London 2012: How Alistair and Jonny Brownlee took on the world

Jonny and Alistair Brownlee

In the latest part of our weekly #olympicthursdayexternal-link series profiling leading British hopes, BBC chief sports writer Tom Fordyce speaks to triathlon brothers Alistair and Jonny Brownlee.

Alistair Brownlee's father Keith tells a revealing story about his son's first ever duathlon, aged eight, on the streets of east Leeds.

"His shoe came off by accident 100 metres into the run. There was glass and gravel all over the road, and we were shouting at him to stop. He refused to listen, and just carried on regardless all the way to the end. He ripped his feet to pieces."

Not many eight-year-olds would run over broken glass. But then again, not many grow up to become world champions. Even fewer have a younger brother who turns out to be equally as good.

There is very little that is average about Alistair and Jonny Brownlee. The top two triathletes in the world by some distance, they will go into the London Olympics, injury permitting, with a very real chance of winning gold and silver.

If they do, their grandfather Norman will know who deserves the initial credit: himself.

"He tells us that he is responsible for our sporting genes," says Jonny. "When he was in the merchant navy during the war his ship was sunk, but he managed to swim all the way to shore. That's the basis for his claim."

"Every time he sees me," agrees Alistair, "he says, 'You really remind me of someone. Yeah, you remind me of me, actually.'"

Norman notwithstanding, the real roots of the brothers' successes lie in the landscape of their native west Yorkshire.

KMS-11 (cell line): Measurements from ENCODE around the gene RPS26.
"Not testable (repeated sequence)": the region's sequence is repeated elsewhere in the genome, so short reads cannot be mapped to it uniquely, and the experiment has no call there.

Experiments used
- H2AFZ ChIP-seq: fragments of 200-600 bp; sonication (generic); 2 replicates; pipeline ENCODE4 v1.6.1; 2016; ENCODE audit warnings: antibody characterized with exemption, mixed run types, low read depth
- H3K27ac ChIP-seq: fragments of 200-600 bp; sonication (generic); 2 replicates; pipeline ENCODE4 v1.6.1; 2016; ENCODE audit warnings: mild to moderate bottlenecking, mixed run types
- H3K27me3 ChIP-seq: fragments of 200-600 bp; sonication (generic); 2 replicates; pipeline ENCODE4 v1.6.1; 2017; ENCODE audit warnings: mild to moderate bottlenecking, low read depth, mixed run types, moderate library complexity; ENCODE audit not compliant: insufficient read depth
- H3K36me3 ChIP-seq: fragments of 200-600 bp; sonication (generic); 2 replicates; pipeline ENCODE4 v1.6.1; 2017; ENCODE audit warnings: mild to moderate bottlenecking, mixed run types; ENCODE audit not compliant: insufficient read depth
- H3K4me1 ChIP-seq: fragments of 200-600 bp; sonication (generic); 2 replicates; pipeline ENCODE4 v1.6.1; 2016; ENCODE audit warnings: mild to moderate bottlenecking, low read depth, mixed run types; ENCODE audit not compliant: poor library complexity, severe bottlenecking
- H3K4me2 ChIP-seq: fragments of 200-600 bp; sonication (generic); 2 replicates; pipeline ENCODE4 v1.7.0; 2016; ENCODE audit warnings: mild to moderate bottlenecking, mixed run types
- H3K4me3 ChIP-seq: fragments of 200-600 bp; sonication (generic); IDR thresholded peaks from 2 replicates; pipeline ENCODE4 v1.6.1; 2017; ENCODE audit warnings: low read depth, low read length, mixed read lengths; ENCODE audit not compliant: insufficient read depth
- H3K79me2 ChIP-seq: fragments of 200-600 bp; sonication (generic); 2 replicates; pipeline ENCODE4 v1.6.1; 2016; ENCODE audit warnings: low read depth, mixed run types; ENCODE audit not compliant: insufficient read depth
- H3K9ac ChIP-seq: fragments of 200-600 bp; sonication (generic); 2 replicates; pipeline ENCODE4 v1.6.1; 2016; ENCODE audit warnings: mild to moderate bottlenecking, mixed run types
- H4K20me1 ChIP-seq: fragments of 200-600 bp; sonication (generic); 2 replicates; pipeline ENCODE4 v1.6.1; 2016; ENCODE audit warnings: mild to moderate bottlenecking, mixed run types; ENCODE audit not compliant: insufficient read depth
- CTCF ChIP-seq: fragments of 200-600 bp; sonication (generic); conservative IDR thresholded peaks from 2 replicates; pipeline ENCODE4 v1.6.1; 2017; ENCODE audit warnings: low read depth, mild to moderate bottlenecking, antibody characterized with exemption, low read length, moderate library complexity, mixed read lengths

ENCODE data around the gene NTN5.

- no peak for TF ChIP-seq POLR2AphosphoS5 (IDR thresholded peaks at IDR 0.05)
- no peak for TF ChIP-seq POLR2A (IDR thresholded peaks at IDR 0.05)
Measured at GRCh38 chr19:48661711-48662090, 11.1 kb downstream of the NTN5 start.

Brought up by their parents to enjoy the great outdoors, they had a childhood that involved running up fells and through woods, riding through the Dales and swimming in lakes. If it sounds idyllic, it was also near-perfect preparation for the sport they would come to dominate.

Taken to swimming lessons by mother Cathy from the age of four, they would cycle the seven miles to secondary school and then, thanks to the unusually benevolent attitude of their teachers at Bradford Grammar, be allowed out of the school grounds at lunchtime to go running.

With the exception of Jonny's early dislike of swimming lessons (he used to hide his kit-bag to get out of them) it was always all about fun, rather than training.

"We would just be going cycling with our mates at weekends for a laugh," remembers Alistair, the elder by almost exactly two years. "We were going up to the Dales on camping trips, just having fun, messing around, finding new cafes, discovering new places."

Alistair's early successes in triathlon - he was competing in the European Youth Relays aged 14, by his own admission the smallest one there - dragged Jonny away from dreams of playing for Leeds United and into the same career progression.

"I remember seeing all Al's Great Britain kit - the tri suits, the t-shirts, the bike jersey, and thinking, 'Wow, I want to be part of that,'" he says.

This season, with Alistair not expected to return to racing from his Achilles tear until the World Triathlon Series race in Kitzbuhel next month, the spoils have been Jonny's alone.